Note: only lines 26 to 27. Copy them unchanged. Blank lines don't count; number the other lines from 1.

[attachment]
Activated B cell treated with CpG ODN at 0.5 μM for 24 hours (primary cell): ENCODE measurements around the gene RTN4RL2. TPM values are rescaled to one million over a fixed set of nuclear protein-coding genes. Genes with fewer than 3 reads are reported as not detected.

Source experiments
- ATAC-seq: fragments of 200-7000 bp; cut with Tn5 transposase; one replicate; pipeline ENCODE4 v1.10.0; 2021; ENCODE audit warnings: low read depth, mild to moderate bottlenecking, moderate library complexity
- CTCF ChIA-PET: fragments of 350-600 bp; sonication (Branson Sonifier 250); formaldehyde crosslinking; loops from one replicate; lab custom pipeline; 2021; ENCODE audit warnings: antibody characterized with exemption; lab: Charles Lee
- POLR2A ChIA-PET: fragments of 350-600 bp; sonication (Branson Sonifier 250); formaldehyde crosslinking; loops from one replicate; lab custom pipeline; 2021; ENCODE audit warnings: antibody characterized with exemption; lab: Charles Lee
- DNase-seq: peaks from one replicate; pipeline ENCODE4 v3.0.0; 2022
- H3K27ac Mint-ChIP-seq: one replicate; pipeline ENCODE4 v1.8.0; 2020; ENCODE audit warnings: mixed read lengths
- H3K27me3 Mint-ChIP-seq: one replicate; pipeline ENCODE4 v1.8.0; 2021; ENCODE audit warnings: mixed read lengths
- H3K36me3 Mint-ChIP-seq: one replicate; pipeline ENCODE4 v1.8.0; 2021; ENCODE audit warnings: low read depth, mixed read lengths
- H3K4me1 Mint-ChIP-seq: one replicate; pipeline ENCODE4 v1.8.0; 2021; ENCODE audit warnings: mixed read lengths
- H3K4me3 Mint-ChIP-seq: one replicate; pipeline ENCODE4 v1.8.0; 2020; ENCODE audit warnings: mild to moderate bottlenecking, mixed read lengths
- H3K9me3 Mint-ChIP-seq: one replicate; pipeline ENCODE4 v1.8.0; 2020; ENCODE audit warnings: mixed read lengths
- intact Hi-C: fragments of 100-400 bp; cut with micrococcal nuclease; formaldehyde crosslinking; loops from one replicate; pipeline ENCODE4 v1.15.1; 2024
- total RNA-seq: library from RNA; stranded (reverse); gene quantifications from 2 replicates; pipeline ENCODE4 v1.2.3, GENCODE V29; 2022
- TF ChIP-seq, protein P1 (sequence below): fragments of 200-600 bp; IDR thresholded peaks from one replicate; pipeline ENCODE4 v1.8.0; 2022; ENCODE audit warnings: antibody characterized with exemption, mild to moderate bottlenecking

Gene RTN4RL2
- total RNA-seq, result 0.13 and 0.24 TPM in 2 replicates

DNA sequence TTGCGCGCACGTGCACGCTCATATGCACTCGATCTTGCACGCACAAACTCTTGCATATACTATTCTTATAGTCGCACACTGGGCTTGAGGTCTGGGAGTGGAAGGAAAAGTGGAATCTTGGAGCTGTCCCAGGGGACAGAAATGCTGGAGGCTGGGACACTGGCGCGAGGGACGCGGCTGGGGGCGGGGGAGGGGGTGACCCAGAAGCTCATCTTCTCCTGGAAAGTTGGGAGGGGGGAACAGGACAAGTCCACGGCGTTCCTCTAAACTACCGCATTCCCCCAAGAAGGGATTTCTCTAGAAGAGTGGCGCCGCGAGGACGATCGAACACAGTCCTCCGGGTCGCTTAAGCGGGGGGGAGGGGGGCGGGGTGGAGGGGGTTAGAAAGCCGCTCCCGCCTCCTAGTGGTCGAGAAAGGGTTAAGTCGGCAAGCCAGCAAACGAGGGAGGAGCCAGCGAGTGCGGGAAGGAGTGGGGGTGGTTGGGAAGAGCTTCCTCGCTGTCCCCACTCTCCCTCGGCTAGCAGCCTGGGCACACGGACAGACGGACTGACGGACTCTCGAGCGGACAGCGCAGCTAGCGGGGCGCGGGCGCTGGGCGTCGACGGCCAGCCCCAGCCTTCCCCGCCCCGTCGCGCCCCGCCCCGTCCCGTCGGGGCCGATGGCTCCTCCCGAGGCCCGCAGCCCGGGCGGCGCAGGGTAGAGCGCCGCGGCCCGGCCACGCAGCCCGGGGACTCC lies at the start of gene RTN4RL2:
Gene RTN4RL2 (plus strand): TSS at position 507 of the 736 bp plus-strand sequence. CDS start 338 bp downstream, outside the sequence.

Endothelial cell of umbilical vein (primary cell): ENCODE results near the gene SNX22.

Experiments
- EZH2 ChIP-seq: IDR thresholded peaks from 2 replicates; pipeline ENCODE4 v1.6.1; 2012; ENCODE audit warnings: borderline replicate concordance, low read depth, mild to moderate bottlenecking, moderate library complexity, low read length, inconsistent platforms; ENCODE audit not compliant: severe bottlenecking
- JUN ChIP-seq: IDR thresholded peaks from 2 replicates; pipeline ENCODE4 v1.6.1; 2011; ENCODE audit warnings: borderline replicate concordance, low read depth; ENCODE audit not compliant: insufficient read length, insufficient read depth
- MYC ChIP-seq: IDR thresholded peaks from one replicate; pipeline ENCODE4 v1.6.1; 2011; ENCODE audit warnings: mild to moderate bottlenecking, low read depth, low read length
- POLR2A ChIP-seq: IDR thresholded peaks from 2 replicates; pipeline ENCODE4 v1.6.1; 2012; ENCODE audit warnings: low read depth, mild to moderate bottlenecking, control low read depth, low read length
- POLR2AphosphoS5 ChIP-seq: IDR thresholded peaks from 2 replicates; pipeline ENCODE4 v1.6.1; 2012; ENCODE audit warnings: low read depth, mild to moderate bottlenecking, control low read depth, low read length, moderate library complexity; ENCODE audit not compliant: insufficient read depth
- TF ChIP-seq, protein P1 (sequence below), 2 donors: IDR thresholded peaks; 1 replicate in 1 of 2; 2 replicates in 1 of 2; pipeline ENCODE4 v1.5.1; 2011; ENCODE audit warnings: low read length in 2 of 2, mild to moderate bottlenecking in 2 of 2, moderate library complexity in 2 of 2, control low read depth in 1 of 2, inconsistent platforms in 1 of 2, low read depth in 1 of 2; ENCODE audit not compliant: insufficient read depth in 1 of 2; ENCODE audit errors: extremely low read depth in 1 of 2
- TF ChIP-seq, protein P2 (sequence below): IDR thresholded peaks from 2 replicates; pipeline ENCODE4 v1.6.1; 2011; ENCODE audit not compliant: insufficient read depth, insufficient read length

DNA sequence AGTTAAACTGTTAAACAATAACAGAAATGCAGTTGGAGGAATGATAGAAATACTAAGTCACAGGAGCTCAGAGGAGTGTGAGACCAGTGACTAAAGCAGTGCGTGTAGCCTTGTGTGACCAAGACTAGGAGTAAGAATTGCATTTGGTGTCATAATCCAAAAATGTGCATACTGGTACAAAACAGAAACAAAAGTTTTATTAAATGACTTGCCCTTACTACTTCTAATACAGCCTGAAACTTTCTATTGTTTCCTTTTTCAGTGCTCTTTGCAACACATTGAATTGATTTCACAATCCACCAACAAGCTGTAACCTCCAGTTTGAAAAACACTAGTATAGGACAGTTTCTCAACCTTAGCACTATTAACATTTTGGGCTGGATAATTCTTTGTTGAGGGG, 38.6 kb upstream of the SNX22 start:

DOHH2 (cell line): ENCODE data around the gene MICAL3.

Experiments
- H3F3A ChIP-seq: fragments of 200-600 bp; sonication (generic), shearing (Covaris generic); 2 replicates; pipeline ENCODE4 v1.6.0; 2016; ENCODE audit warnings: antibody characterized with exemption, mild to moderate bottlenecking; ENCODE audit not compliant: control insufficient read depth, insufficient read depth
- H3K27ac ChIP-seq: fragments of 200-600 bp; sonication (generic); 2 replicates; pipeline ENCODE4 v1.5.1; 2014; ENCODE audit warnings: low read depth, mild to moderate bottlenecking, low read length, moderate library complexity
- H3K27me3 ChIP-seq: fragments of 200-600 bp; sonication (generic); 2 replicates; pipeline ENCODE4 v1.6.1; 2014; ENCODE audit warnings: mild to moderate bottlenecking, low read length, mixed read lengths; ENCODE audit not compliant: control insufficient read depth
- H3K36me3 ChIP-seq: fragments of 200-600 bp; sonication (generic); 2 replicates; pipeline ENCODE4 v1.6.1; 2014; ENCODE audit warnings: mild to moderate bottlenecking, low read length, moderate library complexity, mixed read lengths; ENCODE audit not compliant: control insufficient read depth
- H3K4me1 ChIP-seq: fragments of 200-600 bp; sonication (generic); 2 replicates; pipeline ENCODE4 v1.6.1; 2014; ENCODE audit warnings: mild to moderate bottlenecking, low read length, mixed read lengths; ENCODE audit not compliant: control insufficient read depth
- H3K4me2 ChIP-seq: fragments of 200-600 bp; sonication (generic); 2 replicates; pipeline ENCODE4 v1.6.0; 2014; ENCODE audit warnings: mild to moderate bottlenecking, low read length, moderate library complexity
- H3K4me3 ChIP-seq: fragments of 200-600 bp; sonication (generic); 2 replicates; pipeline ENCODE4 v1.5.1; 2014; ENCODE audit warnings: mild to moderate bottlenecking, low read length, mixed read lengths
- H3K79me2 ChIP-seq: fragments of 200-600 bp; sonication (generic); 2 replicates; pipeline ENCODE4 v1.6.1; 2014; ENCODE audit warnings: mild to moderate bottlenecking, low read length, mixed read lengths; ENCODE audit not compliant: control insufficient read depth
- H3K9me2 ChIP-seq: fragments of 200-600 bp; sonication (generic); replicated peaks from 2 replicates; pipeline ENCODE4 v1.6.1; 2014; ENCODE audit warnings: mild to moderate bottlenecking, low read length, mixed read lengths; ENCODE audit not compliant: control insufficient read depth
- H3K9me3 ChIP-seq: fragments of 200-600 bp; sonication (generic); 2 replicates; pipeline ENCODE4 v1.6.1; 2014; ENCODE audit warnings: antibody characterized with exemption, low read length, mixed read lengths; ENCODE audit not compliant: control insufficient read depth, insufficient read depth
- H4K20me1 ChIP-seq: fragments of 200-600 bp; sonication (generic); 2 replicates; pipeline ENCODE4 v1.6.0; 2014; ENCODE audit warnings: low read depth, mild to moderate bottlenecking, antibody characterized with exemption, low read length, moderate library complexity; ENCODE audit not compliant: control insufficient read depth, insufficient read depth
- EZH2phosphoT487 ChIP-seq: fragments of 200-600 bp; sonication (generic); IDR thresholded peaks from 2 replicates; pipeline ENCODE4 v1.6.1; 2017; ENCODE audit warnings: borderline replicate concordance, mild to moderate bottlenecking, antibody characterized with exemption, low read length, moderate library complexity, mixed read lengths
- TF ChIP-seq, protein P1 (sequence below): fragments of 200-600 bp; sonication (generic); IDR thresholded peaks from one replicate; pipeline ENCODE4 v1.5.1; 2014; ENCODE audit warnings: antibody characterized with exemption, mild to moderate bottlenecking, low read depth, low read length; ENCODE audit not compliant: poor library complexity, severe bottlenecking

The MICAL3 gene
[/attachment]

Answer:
- POLR2AphosphoS5 ChIP-seq: IDR thresholded peaks from 2 replicates; pipeline ENCODE4 v1.6.1; 2012; ENCODE audit warnings: low read depth, mild to moderate bottlenecking, control low read depth, low read length, moderate library complexity; ENCODE audit not compliant: insufficient read depth
- TF ChIP-seq, protein P1 (sequence below), 2 donors: IDR thresholded peaks; 1 replicate in 1 of 2; 2 replicates in 1 of 2; pipeline ENCODE4 v1.5.1; 2011; ENCODE audit warnings: low read length in 2 of 2, mild to moderate bottlenecking in 2 of 2, moderate library complexity in 2 of 2, control low read depth in 1 of 2, inconsistent platforms in 1 of 2, low read depth in 1 of 2; ENCODE audit not compliant: insufficient read depth in 1 of 2; ENCODE audit errors: extremely low read depth in 1 of 2